Our folks on the inside suggest that this is not likely to happen this year for a couple of reasons. First because Governor Pawlenty has been resolute in his opposition to tax increases. Second, because we believe DFL leadership has liquor in its sights for the coming legislative session next year, when the state faces again a huge budget shortfall and a new governor sits at the State house.

So, though it’s still too early to bring out the cheering squad, we are cautiously optimistic that we escape this session without any statewide lodging, liquor, food or beverage taxes. If we do avoid a tax consider that a tremendous victory for our industry.

What about the impact of this session regarding other areas of operation? Thus far, we’ve managed to fend off virtually all harmful legislation, and to modify those we haven’t defeated, such as ignition interlocks. We’ll be sure to provide an industry wrap up outlining the impacts of the session overall.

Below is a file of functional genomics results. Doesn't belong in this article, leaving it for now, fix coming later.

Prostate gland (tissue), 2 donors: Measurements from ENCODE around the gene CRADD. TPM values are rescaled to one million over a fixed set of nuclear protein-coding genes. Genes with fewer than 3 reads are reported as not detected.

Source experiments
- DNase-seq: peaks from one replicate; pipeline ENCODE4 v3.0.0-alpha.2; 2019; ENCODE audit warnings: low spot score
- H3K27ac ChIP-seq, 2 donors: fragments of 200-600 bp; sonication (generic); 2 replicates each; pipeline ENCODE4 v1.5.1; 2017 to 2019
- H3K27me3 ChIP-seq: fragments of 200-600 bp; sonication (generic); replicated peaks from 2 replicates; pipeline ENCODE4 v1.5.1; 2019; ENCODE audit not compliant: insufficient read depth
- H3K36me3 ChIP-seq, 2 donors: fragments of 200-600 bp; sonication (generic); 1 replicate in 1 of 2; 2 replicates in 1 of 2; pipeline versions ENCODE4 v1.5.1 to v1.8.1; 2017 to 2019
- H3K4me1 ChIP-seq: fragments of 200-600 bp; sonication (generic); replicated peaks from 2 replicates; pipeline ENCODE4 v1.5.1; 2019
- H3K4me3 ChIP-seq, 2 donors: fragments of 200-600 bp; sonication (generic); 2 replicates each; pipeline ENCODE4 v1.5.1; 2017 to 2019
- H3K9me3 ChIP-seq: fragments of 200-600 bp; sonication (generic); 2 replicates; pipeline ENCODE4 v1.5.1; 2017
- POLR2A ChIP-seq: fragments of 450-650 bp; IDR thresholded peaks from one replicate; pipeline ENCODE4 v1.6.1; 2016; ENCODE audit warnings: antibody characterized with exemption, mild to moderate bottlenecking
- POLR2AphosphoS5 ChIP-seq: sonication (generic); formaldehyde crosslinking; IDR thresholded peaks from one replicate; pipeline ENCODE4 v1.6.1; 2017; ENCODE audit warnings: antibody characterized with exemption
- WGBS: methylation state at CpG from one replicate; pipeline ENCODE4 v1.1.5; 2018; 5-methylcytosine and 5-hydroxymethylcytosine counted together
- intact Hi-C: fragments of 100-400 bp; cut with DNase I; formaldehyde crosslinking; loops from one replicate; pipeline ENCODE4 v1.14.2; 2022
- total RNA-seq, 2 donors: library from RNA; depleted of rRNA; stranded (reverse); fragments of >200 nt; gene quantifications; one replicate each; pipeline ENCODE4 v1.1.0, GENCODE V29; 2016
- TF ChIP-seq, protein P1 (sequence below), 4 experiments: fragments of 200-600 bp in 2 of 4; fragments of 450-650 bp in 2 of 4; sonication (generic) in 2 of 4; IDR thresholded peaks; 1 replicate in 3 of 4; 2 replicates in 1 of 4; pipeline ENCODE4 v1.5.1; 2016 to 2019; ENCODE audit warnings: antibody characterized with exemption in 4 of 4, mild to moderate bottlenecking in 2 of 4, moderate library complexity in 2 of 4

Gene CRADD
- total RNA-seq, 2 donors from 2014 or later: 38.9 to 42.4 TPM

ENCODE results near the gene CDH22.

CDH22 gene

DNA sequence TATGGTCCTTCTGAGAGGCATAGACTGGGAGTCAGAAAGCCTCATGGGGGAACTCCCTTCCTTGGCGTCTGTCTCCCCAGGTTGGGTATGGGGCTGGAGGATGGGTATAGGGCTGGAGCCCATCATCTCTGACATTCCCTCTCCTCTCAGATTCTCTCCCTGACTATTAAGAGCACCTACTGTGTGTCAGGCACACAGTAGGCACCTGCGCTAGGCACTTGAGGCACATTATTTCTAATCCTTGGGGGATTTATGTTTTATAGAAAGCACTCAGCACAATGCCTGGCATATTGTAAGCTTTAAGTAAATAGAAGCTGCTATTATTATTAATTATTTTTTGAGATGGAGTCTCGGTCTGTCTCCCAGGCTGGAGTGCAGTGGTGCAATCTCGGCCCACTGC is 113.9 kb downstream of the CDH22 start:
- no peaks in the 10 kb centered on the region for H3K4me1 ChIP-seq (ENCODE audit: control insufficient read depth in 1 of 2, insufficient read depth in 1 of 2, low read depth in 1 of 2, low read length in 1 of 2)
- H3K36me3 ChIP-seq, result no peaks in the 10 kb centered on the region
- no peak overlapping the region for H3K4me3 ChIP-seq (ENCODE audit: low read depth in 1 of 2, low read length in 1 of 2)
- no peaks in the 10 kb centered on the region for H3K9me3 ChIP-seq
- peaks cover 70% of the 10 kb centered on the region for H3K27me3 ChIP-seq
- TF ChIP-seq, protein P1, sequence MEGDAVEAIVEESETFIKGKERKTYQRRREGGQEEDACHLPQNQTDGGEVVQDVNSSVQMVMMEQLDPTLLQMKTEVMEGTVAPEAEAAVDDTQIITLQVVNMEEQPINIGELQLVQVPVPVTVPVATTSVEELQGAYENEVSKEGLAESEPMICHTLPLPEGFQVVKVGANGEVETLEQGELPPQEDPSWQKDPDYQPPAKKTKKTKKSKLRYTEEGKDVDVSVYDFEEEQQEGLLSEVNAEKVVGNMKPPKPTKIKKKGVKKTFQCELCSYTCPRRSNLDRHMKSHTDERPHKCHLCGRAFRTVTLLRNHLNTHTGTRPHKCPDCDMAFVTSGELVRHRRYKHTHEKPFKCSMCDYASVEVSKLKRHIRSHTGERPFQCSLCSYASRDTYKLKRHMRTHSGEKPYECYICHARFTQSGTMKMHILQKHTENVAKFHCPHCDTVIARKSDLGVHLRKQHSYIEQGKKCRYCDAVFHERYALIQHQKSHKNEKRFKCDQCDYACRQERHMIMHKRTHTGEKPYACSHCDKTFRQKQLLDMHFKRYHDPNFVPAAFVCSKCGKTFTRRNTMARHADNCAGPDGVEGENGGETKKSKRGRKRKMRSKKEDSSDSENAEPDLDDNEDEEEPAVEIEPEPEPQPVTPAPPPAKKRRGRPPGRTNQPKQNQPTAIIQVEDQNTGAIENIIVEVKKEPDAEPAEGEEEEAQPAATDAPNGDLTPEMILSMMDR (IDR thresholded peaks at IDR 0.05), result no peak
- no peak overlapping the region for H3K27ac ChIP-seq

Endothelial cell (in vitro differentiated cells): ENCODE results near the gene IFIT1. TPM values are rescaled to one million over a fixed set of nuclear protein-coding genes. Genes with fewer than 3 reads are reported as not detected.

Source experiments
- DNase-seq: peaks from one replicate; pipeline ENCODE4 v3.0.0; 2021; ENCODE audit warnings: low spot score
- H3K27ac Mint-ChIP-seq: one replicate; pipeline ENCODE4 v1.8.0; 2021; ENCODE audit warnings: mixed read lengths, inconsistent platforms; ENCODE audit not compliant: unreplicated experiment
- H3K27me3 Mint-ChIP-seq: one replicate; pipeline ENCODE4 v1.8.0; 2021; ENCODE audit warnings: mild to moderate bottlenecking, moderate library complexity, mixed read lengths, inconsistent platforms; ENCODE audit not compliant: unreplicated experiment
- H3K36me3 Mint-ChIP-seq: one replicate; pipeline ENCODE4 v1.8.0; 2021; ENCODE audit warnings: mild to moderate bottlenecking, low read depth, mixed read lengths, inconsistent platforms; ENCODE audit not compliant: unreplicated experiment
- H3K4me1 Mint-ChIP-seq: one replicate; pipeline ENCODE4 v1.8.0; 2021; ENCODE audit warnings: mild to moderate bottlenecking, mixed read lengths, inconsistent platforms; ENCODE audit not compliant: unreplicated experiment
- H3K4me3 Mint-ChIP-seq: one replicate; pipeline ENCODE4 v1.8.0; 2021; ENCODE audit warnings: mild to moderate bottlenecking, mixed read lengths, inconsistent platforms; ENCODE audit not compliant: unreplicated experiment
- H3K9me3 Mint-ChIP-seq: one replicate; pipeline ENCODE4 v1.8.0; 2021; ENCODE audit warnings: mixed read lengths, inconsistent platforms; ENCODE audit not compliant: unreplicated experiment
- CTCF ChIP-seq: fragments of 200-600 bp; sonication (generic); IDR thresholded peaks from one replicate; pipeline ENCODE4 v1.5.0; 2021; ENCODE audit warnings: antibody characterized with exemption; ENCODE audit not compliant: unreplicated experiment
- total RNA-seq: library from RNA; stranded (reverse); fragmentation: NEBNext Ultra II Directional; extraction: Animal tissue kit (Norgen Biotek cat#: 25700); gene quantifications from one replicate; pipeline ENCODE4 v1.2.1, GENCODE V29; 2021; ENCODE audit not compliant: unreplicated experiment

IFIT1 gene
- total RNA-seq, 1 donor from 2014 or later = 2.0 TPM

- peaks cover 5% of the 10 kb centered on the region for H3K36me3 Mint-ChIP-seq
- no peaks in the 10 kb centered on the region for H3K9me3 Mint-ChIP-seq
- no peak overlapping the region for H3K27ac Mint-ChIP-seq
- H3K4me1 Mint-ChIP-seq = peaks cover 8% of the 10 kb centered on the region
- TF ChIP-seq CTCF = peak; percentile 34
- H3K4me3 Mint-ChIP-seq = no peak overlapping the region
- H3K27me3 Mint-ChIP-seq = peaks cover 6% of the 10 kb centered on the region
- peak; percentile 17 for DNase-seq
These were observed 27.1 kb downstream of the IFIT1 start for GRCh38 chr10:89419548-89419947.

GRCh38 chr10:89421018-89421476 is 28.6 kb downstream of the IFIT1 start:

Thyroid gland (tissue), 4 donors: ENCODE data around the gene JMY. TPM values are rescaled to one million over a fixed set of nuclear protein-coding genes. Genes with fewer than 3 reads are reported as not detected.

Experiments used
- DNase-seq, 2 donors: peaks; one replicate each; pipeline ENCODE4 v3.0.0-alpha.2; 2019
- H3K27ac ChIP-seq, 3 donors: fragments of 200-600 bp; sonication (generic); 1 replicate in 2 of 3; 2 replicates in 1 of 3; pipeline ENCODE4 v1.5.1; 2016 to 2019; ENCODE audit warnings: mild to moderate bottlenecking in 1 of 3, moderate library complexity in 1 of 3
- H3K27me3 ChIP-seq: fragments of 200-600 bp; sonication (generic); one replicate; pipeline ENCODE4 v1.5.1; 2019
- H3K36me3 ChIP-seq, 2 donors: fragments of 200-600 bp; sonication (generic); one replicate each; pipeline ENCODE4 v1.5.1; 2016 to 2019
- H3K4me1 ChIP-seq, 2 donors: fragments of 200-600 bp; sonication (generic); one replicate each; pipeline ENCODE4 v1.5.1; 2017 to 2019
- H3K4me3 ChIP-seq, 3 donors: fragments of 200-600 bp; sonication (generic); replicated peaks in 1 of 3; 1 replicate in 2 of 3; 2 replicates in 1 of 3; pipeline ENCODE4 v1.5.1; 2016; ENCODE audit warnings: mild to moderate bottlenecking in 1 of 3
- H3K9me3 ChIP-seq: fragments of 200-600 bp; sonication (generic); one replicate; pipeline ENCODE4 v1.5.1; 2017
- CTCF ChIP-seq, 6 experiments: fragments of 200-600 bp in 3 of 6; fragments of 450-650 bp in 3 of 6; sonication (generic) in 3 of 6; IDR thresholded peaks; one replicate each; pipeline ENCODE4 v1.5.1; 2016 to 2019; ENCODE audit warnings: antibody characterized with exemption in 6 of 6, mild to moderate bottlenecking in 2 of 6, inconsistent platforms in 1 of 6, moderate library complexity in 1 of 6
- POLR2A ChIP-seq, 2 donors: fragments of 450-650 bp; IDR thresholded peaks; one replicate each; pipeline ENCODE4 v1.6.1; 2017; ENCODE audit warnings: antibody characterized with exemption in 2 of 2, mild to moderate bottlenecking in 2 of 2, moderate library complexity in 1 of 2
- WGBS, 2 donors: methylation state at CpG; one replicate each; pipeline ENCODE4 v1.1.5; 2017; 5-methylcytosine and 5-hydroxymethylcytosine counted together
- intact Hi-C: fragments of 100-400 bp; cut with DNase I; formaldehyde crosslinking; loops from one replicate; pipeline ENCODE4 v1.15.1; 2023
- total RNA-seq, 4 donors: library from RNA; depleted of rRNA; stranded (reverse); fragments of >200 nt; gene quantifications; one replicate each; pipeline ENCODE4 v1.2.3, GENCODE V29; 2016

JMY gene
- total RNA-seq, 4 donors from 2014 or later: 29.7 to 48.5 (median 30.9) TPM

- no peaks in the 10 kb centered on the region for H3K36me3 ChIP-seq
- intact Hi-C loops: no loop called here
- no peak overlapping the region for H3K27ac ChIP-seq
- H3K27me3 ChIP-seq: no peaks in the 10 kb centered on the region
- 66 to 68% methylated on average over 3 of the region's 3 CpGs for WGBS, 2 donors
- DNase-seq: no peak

David Siegel, CAE, IOM
Minnesota Restaurant, Lodging and Resort & Campground Associations and Hospitality Minnesota

Minnesota Legislature Pace Slows

Posted in Elections, General Advocacy, Health Care Reform, Lodging Issues, Resort Issues, Restaurant Issues, State Laws by hospitalityminnesota on April 14, 2010

The Minnesota legislature is in a bit of a holding pattern right now. Here’s the situation. State legislators facing a $900 Million budget shortfall have made cuts to achieve about 1/3 of the necessary savings. They are holding off on further action awaiting word on the impact locally of the federal health care insurance reform bill. The state is anticipated to receive some additional dollars as a result of changes in that legislation, but it’s unclear the full amount.

In addition, the party conventions are slated to take place in just a few weeks. Because so many current legislators in leadership are running for Governor, they are reluctant to take controversial stands on issues such as budget cuts prior to the nominating conventions. Much of the remainder of the session will depend on the outcome of the nominating process. We’ll be on top of it and keep you posted.

David Siegel, CAE, IOM
Minnesota Restaurant, Lodging and Resort & Campground Associations and Hospitality Minnesota

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Hospitality and Tourism Day at the Capitol a Huge Success